“We can’t wait to welcome everyone back to the Mann,” said Anthony Slade, the COO and head of the Venue Reopening Task Force for the city-owned Mann Center, whose main partner on pop shows is Live Nation.
Shows rescheduled from last year like the Roots Picnic (tentatively June 5) and Wilco and Sleater-Kinney (Aug. 22) are still on the schedule, and the Mann has prodigious social-distancing potential with its vast, 22-acre campus.
But the season is uncertain. “It’s still too early to know what a definitive timeline might be,” Slade said. “But we are working closely with our partners and city officials to plan for everything imaginable to ensure that the Mann is ready to safely open ... when that time does come.”
Slade said the Mann is also exploring the idea of hosting performances from the TD Pavilion stage that could be livestreamed, perhaps with “small, in-person audiences that might range from a few hundred people up to 2,000,” in line with city guidelines.
The Firefly Festival, which is held each June in Dover, Del., is not expected to happen this year. (A representative for AEG Presents did not return a request for comment.) But there are still hopes for outdoor gatherings happening later in the year, like the New Orleans Jazz & Heritage Festival (Oct. 8-17).
And the same goes for Made in America, Jay-Z’s Labor Day weekend hip-hop fest.
“We hope we’re there,” a spokesperson for Jay-Z said and released this statement to the Inquirer: “Jay-Z and Roc Nation are making every effort to produce Made in America for the thousands of fans who have celebrated music and culture on the Benjamin Franklin Parkway for years. ...As we continue to keep informed on all health and safety measures, guidelines, and mandates and work with local officials, we look forward to returning to the city we love.”
Xponential Music had already pushed back its timing from late July to the fall to avoid the blistering heat of summer, said Roger LaMay, general manager of WXPN-FM (88.5). The festival, now slated for Sept. 17-19 at the BB&T Pavilion and Wiggins Park in Camden, is being booked “with fingers crossed,” he said.
Inching back already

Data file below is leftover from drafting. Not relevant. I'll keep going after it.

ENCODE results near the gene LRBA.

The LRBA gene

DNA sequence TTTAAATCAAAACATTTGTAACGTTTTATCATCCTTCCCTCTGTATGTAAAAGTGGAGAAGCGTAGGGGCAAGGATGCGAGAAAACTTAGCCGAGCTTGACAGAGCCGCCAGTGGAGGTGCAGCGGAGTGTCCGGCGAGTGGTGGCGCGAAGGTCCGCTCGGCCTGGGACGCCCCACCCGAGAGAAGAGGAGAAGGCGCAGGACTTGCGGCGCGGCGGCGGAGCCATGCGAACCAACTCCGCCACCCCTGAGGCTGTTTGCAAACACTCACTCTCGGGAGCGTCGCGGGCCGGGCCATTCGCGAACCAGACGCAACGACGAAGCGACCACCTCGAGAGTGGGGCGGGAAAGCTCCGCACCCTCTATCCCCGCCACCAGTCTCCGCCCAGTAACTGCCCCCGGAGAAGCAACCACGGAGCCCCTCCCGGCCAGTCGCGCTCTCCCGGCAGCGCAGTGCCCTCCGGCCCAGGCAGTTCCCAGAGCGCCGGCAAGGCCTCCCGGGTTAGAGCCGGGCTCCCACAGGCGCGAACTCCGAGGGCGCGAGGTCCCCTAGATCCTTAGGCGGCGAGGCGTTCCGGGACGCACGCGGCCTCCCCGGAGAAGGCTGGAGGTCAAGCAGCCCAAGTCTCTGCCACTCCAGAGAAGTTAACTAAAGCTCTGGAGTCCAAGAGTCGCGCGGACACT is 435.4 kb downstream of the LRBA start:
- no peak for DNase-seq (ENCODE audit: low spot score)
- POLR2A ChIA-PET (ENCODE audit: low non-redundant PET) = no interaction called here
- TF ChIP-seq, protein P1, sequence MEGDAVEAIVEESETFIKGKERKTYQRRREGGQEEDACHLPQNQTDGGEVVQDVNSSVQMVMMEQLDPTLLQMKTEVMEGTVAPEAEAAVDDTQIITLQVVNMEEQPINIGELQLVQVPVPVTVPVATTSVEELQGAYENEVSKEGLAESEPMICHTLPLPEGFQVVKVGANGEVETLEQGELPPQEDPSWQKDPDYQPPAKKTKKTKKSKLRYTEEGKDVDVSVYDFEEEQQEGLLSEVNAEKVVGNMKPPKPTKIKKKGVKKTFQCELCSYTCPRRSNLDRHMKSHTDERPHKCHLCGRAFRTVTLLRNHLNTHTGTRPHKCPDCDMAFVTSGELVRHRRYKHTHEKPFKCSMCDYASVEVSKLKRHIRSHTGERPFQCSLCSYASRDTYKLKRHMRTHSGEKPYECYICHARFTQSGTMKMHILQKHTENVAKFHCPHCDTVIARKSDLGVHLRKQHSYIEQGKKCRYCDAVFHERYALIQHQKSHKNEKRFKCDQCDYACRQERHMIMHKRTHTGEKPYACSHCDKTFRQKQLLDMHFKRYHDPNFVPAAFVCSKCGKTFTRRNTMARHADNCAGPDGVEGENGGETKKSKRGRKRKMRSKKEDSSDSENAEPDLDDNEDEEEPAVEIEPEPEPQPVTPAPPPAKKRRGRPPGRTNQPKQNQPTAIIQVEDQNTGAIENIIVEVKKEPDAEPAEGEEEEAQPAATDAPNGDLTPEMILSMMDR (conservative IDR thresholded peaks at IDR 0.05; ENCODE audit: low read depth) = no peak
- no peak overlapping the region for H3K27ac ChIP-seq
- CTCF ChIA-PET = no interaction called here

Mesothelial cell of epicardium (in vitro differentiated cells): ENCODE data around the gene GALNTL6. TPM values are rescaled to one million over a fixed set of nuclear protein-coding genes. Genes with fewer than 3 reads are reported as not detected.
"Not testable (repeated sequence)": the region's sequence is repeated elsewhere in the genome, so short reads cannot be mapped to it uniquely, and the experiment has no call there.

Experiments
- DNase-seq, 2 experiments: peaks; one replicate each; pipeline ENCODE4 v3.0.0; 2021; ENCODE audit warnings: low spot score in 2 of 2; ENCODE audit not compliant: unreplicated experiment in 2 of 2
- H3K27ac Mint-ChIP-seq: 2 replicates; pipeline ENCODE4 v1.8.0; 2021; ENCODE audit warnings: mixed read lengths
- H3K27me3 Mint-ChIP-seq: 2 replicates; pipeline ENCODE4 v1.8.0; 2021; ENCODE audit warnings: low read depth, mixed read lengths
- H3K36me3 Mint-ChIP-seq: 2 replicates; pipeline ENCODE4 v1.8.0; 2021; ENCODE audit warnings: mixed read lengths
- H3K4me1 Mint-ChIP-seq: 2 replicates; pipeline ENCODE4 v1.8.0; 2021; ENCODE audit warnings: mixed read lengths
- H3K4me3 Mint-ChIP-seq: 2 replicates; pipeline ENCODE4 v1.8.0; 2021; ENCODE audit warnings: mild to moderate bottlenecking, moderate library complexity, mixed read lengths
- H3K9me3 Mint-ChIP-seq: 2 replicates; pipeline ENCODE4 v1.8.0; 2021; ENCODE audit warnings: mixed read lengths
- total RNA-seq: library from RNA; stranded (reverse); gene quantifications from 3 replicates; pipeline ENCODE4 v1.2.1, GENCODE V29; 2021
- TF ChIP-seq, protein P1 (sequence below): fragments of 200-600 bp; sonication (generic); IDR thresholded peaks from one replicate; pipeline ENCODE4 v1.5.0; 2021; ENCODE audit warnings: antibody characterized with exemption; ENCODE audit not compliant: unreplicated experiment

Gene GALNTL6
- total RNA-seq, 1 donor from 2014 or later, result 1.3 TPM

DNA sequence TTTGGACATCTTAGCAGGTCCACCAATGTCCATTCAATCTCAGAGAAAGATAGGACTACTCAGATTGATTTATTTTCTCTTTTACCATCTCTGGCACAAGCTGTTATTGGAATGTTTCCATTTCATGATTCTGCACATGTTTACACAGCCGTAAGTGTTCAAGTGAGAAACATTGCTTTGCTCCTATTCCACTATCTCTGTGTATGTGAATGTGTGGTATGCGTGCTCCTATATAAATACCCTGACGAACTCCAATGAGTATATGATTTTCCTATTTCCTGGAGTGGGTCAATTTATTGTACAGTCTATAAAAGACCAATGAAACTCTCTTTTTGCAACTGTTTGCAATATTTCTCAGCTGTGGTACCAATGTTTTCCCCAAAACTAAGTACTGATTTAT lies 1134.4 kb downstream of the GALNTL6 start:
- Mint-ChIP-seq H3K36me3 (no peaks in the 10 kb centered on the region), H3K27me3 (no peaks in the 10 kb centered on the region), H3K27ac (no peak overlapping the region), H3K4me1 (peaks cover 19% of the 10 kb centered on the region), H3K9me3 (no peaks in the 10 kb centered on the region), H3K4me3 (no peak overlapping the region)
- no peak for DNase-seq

Some venues are already giving it a go. At the Hard Rock Hotel & Casino in Atlantic City, there’s a Motown revue playing to 10% capacity crowds, and acts like KISS and John Fogerty are scheduled for this summer if New Jersey regulations allow larger crowds in the casino’s concert arena.
South Jazz Kitchen on North Broad Street plans to reopen with Alex Bugnon and Gerald Veasley March 18-19 and Jeff Bradshaw on March 20-21. Last Sunday, Montgomery County Community College put on singer Dee Dee Bridgewater playing to 25% capacity.
“It was like a catharsis for everybody,” said Brent Woods, MCCC’s cultural affairs director, who has booked Connie Han on March 28 and Joey DeFrancesco May 16. “People are hungry to get out.”
During lockdown, Ardmore Music Hall completed a half-million-dollar renovation and is presenting acts like the Disco Biscuits as livestreams through Nugs.net while also selling 20 “golden tickets” to winners chosen by raffle, who can come inside for a socially distanced concert experience at roughly 3% of the room’s 600-person capacity.
By the fall, owner Chris Perella hopes shows such as KRS-One and songwriter Jackie Greene, both scheduled for in-person dates in October, can be presented at full capacity.
“The demand is definitely there,” he says. And if COVID-19 regulations don’t allow the shows to go on, he’ll be prepared to reschedule them. “We might be wasting our time again,” he says. “But if we’re not, we’re going to come out of the gates hot.”